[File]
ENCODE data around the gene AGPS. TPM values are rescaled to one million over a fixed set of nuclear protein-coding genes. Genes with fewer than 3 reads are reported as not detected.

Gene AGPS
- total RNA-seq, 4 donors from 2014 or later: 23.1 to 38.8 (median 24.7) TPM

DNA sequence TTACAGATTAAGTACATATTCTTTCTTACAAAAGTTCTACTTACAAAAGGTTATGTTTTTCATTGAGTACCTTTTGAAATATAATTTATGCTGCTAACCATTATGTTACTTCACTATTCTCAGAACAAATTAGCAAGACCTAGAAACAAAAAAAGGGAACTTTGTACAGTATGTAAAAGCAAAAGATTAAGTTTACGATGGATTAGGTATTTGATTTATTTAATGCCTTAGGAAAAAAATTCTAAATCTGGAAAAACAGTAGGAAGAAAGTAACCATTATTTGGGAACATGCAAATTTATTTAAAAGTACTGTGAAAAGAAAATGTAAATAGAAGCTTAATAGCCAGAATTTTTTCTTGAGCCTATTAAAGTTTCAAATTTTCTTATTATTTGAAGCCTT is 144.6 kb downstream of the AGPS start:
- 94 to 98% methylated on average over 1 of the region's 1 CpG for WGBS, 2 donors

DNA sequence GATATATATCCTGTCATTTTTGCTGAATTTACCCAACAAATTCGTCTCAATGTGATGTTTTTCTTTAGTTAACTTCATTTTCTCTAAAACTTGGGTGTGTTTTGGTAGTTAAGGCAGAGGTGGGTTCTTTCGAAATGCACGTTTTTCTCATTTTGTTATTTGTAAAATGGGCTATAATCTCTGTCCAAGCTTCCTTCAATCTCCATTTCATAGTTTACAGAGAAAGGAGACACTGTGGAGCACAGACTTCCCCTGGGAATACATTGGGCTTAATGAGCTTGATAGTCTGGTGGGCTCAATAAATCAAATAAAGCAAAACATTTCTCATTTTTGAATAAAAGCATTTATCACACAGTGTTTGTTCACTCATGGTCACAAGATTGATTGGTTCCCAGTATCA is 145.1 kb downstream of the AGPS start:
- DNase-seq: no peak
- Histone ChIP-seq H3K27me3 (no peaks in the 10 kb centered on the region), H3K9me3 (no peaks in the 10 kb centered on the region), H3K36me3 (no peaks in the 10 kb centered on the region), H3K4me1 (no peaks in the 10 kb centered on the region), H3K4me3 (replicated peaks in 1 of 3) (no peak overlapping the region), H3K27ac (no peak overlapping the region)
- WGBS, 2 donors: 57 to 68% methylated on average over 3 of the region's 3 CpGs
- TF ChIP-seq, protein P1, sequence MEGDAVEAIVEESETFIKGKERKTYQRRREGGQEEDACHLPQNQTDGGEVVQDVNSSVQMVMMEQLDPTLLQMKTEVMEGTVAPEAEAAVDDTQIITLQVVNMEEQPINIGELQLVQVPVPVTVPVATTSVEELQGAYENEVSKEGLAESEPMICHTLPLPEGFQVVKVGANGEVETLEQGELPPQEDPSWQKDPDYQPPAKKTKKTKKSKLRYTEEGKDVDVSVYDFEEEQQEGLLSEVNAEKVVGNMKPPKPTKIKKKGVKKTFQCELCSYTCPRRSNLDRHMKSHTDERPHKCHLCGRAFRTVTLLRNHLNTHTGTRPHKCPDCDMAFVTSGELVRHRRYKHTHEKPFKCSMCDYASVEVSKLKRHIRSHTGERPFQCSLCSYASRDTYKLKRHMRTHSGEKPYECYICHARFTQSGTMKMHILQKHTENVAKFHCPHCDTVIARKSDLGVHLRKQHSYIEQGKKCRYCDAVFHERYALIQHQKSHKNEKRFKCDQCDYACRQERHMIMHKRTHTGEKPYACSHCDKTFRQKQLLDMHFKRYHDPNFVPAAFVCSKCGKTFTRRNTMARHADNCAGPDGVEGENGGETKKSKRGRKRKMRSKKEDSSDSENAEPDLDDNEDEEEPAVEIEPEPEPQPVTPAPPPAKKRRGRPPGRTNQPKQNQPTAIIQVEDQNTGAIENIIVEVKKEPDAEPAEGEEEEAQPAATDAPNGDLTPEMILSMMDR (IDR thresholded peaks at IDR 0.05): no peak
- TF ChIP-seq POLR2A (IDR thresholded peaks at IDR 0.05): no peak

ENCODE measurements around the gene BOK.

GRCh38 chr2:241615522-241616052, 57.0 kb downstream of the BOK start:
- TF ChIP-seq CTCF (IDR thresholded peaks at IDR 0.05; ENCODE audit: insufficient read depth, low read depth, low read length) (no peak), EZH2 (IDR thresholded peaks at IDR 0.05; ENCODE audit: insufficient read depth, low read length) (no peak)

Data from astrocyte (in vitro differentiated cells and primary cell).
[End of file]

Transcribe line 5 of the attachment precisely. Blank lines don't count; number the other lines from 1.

- 94 to 98% methylated on average over 1 of the region's 1 CpG for WGBS, 2 donors